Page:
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Gardening For Wildlife, Issue #003 Observing your birds
February 12, 2007
Hi,

A blessed new week to you.

Some good news for me.

Doctor says I'm good to go, but take it easy on to much physical work and heavy lifting.

I still go for my walks, just not as long of a walk and the dogs stay home.

Winter continues to the cold blast here in the Great Lakes region.

Fortunately, we aren't getting all that snow that parts of New York state is getting.

Again, it is all lake effect snow.

Over 100 inches in a week's time,

Can you hardly stand it?

We're still getting snow, but not like that.

A few robins have stopped by for a visit.

Not so rare a sight these past few winters, but still I worry some about them.

I will soak raisons and put other fruits out for them.

I've gone to the extent of stringing them and hanging the string of raisons from a tree.

They will eat.

Twice in the past week a small flock of Cedar waxwings blessed us.

Gleaning what fruits they could find in the crab trees.

Waxwings don't really migrate, they are more of a nomadic bird in the winter months.

I've seen flocks of up to 300 before descend on a row of Arborvitae and stay until they've picked them clean.

Then off to find more food.

Quite often, waxwings and other birds will gorge on the frozen, fermented fruits.

Ever see a tipsy or drunk bird?

It is good for a chuckle, yet a risk for birds that now fly impaired.

I've witnessed a time or two where the bird is so smashed, they fall out of the tree.

I wonder if birds get hangovers :-)

In the winter months, we place a platform feeder on the outdoor table just a few feet from the window and glass door.

The table has a winter cover on it and of course there is a screen to collect the messes.

Anyway.......................................

Here is one way of training your birds.

Even cardinals come up to the windows to feed.

Once your birds get accustomed to the movement in the house and seeing you through the windows, they are less apt to take off with every movement.

One of our (indoor) cats, Bobbi Sue sits and the window and chats at the birds. the birds see her and don't flinch.

I can even toss food out at certain times of the day just to watch birds. You can do that as well.

Birds are creatures of habits.

Take notice and see what time they stop by to feed, bathe and even preen.

Almost like clock work.

Winter feeding is a good time to really observe your birds.

With some feeding stations close by, I can watch my birds work over a seed or peck away at the peanut feeder.

Jays gulp, cardinals really work a sunflower seed.

Watch how doves chew away and tree sparrows scratch for food.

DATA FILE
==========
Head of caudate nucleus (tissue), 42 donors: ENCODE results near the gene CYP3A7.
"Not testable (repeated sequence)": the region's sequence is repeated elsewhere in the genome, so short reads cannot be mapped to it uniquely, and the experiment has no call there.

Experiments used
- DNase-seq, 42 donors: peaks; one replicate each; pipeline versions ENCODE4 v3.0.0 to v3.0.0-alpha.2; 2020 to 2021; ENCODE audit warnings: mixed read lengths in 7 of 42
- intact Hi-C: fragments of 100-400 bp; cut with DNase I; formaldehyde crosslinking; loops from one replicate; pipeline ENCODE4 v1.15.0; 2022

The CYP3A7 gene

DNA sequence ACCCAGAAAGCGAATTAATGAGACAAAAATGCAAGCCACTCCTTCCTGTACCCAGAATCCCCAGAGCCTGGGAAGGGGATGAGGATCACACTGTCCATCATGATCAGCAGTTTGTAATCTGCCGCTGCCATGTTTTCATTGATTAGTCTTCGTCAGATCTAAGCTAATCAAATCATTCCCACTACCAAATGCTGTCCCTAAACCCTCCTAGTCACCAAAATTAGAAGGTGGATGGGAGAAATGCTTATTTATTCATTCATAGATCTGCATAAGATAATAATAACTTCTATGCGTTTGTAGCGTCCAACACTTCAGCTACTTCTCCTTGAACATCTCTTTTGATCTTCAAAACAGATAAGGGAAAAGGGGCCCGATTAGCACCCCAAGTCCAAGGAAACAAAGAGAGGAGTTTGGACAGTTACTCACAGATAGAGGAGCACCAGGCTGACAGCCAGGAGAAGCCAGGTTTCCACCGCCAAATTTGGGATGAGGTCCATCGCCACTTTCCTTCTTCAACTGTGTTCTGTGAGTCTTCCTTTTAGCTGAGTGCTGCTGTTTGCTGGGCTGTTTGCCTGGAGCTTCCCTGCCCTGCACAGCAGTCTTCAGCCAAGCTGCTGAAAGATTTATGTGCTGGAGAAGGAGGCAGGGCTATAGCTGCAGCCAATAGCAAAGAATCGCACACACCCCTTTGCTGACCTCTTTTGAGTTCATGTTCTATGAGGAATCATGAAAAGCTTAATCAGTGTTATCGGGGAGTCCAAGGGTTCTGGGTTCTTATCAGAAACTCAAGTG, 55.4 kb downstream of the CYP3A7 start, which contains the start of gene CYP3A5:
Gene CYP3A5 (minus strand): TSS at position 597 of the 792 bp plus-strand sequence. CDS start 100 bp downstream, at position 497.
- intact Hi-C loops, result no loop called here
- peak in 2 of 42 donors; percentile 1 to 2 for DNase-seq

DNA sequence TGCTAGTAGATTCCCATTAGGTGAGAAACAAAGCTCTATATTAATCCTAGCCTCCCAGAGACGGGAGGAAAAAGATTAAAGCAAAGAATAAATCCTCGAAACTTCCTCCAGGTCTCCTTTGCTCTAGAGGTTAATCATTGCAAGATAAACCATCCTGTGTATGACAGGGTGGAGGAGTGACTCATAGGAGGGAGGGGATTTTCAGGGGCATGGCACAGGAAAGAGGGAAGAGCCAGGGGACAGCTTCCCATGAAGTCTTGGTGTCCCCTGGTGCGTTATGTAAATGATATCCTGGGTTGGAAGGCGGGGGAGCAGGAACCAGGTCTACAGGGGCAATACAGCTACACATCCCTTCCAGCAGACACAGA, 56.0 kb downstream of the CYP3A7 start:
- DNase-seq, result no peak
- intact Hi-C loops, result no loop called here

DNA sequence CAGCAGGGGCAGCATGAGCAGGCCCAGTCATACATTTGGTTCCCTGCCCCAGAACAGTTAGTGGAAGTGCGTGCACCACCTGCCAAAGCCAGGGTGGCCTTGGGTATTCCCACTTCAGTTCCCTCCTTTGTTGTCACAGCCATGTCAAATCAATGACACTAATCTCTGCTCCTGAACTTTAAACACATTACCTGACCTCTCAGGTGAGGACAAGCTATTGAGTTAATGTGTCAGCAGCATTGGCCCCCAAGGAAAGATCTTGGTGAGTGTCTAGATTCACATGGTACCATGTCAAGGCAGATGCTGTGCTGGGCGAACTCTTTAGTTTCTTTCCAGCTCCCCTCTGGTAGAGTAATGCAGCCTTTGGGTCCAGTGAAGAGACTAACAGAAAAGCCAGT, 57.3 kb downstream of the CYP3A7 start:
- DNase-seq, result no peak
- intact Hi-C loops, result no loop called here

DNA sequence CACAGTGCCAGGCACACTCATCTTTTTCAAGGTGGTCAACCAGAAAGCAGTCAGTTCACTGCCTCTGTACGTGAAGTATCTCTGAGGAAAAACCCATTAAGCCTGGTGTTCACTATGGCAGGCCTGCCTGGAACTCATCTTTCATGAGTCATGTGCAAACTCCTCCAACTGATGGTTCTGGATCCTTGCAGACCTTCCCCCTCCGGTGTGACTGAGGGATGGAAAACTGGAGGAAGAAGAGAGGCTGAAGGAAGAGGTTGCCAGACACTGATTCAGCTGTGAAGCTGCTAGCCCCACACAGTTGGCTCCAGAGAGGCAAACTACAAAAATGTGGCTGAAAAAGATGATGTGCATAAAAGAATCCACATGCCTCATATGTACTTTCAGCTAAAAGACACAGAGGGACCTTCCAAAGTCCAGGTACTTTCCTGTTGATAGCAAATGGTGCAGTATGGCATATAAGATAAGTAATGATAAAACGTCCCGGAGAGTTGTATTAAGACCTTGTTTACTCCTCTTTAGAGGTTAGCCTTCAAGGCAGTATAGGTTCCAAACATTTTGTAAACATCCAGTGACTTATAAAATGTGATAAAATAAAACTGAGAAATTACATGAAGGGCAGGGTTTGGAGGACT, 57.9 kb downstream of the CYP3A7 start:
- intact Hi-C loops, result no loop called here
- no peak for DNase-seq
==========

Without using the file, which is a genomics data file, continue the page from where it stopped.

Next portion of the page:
Another thing you can observe and learn is the different personalities of birds in the same species.

Do you have a goldfinch or two that sticks around when you walk out to fill the feeder while the rest take off.

Chickadees are so friendly while downy woodpeckers may just climb a bit higher.

When you have several birds of a feather, do you see a dominant bird?

The Alpha or main bird in your yard.

Do you notice how there are times he allows others near him and other times he seems to spend more energy defending than eating.

By really watching your feathered friends, you may notice a slight color variation.

For example, I have an American goldfinch that has a small whitish colored patch on the left side of its head.

I see this little bird on a regular basis and time schedule.

I will be interested to see if it changes color later on.

Maybe it will simply move on this spring.

Some birds actually weigh their food before they start to work a seed over.

Observe of jays and chickadees will often pick up a seed and drop it. They may do this several times before the find one that is worth the effort.

Chickadees especially will weigh the seed.

After all, they take a seed and fly off to work it open. On cold days, that is a lot of energy to waste on an empty sunflower seed.

By watching and learning, you can often tell when you have a new visitor or the same crowd.

By observing your birds, you will learn some of their habits and eventually you will know when your "friend" stops to feed and visit.

Say, February 16 - 19 is The Great Backyard Birdcount. Click on the link for more info.

Cornell's Great Backyard Bird Count

Be sure to get involved.

Well,

Time to fly for now.

Smile your best smile.

I know it can be difficult at times, yet a smile can make life easier.

Until next time

"Treat the earth well: It was not given to you by your parents, It was loaned to you by your children. We do not inherit the Earth from our Ancestors, we borrow it from our Children."

Ancient Indian Proverb

Your friend indeed,

Ron Patterson

PS. Please feel free tp forward this onto friends and family.

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